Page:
A beginner's guide to measuring TV audiences

A beginner's guide to measuring TV audiences

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Tuesday, 19th August 2014

Ever wondered how viewing figures for your favourite TV shows are gathered? Well, wonder no more. 

Who is in charge of measuring TV audiences?

The Broadcasters' Audience Research Board, more commonly known as BARB, is responsible for providing the official viewing figures for UK television audiences. BARB is jointly owned by the BBC, ITV, C4, C5, BSkyB and the Institute of Practitioners in Advertising (IPA). The figures represent the viewing habits of the nation's 26 million TV-owning households.

Why are the figures important?

There is £7bn invested each year in the production and distribution of programmes and adverts, so it is no wonder that those in the industry are keen to understand the figures. Broadcasters use the figures to judge how successful their programming schedules have been: they want to know how many people watched Strictly Come Dancing last night, and if more or fewer people tuned in the previous week when it was on earlier in the evening. Advertisers are interested in the figures because they show how much exposure their television advertising campaigns have had. They also want to know the ages and genders of TV audiences to know when would be best to show an advert for a new perfume and when would be best to show an advert for male hair dye.

So, how does BARB do it?

At the moment BARB uses data from a specially selected panel of around 5,100 homes totalling about 12,000 people. Each panel home has a small box attached to each television in the house, which notes what programme is being watched. Each person who is in the room when the TV is on is supposed to register their presence with a special remote control. The people at BARB then scale-up the data to give viewing figures for the UK as a whole. 

How do they make sure the data is representative?

With quite a small original data set, BARB is careful to make sure that the people on the panel accurately represent the UK. Research agency Ipsos MORI is responsible for conducting a survey which measures household characteristics and another agency, RSMB, design a household sample which encompasses the range of demographic and TV reception variations that are found across the country and in different ITV and BBC regions. Finally, Kantar Media, install the measuring devices into the selected homes.

People from panel homes do not get paid for participating but receive gift vouchers and the chance to enter competitions and win prizes.  

What about catch-up services and the programmes I watch on my smart phone or tablet?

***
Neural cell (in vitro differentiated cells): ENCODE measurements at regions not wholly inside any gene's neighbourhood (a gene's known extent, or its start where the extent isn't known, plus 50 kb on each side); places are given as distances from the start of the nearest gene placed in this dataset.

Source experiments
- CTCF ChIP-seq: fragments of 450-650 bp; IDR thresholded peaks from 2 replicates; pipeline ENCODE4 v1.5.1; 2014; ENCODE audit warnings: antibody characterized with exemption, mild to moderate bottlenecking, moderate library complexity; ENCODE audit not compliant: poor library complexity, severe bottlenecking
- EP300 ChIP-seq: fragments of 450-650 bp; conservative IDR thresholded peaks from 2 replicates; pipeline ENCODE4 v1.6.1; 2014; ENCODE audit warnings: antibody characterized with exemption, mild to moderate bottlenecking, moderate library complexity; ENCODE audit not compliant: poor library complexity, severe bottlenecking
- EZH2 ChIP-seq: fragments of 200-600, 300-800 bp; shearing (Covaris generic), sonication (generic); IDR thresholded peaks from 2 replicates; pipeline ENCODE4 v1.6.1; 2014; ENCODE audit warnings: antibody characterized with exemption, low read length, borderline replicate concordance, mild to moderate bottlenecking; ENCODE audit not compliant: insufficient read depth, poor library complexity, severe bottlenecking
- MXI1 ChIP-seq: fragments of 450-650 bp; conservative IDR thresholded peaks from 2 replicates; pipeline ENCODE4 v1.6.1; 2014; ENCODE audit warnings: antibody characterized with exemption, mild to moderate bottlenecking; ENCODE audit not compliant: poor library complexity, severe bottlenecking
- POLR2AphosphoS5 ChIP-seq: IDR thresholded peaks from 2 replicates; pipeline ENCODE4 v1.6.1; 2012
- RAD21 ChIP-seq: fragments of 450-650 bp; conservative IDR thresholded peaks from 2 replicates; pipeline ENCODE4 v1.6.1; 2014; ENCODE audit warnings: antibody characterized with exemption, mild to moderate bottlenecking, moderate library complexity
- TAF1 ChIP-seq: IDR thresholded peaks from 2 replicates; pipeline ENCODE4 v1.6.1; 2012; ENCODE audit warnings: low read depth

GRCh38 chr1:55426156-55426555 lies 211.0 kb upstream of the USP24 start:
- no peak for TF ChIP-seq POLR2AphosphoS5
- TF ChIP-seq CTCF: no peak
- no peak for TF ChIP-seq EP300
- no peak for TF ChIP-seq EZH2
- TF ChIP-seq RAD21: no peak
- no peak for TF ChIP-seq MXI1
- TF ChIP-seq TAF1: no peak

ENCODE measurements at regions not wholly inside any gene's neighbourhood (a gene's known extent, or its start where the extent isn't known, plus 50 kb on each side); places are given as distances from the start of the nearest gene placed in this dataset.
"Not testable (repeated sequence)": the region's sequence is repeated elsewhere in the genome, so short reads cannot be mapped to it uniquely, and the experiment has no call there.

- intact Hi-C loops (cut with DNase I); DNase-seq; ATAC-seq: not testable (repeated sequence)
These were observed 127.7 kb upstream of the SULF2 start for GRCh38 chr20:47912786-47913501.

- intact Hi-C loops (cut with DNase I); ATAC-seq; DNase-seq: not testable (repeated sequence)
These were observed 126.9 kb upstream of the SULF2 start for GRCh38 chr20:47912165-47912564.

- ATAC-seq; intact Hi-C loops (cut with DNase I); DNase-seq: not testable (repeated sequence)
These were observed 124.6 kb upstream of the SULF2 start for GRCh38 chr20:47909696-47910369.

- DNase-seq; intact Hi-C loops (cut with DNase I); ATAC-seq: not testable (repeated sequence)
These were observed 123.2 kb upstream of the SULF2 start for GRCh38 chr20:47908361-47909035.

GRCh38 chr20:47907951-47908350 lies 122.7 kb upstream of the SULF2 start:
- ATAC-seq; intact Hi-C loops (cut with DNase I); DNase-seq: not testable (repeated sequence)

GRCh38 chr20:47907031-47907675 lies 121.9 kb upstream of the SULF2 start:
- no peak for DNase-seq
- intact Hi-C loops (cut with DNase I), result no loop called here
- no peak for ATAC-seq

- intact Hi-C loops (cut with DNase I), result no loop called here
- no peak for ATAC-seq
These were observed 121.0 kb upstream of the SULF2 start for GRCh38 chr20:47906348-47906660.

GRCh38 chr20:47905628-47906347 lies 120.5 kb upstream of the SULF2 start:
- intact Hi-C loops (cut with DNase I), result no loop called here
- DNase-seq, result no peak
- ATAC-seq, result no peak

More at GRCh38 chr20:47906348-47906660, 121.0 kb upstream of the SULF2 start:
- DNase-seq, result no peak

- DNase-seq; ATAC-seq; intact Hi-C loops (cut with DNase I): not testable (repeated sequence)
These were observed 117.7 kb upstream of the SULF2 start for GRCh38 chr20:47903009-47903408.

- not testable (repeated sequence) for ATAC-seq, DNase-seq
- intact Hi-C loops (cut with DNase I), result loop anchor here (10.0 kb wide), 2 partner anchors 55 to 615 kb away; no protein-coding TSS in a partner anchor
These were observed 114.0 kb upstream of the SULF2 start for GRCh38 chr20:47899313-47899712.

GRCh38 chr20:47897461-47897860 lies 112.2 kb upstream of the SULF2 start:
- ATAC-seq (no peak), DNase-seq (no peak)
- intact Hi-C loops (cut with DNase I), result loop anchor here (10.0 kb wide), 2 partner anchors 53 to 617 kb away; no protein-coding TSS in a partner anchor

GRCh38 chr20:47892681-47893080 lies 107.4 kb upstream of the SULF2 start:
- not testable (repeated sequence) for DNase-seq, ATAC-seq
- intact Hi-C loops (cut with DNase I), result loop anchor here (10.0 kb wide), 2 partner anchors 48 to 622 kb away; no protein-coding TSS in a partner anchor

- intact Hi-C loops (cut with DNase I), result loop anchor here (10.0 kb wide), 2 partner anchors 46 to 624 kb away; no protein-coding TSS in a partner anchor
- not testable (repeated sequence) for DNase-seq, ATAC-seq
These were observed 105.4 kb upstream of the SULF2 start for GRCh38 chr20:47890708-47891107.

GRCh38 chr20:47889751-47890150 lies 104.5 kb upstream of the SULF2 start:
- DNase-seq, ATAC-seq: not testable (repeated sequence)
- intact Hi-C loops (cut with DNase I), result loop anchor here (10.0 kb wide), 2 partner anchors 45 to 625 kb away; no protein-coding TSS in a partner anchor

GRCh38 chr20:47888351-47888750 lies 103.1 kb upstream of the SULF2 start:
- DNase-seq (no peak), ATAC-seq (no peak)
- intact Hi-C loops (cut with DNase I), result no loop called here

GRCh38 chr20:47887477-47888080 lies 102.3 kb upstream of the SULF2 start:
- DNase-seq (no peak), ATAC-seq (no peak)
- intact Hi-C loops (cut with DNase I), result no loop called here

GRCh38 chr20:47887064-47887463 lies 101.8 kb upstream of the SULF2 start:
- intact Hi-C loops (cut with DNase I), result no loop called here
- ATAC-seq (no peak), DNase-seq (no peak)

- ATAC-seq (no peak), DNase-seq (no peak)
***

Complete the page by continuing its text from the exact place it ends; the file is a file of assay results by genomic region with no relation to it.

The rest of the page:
As viewers watch programmes on an increasingly varied range of devices, BARB is having to revolutionise their method of measuring audiences. At present all catch up viewing that is done on a traditional television set, through services like Sky+, are recorded automatically by BARB and included in what they call their time-shift viewing figures, which are recorded throughout the seven days after the original broadcast. These are then added to the live viewing figures to make an overall, consolidated viewing figure for the programme. Homes which have joined the BARB panel recently also have software installed on desktop and laptop computers which records what programmes are watched on those devices. 

At present BARB does not measure content that is watched on smart phones or tablets, but they are currently working on a hybrid measurement system which will do just that.

tvA panel of over 5,000 homes help gather viewership figures (Credit: Flickr)

How will the future hybrid measurement system work?

BARB’s hybrid measurement system has been named Project Dovetail because it aims to join two different measurement components together. From 2016, BARB will ensure that tags are embedded into all content which is delivered through the internet. This means that each time a programme or advert is sent to a device, like a smart phone or tablet, the tags tell the people at BARB that the piece of content has been watched. This will mean that BARB will be able to accurately know exactly how many times something has been watched through the internet, rather than having to estimate based on the panel. However, BARB still intends to keep the panel element when measuring online views. People on the panel will be asked to download an app to their smartphone or tablet which will prompt them to sign-in each time they watch a programme. This means that BARB will be able to tell if a programme was watched by 35-year old man, his teenage daughter or indeed his young son. 


By Jemma Buckley


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Ever wondered how viewing figures for your favourite TV shows are gathered? Well, wonder no more.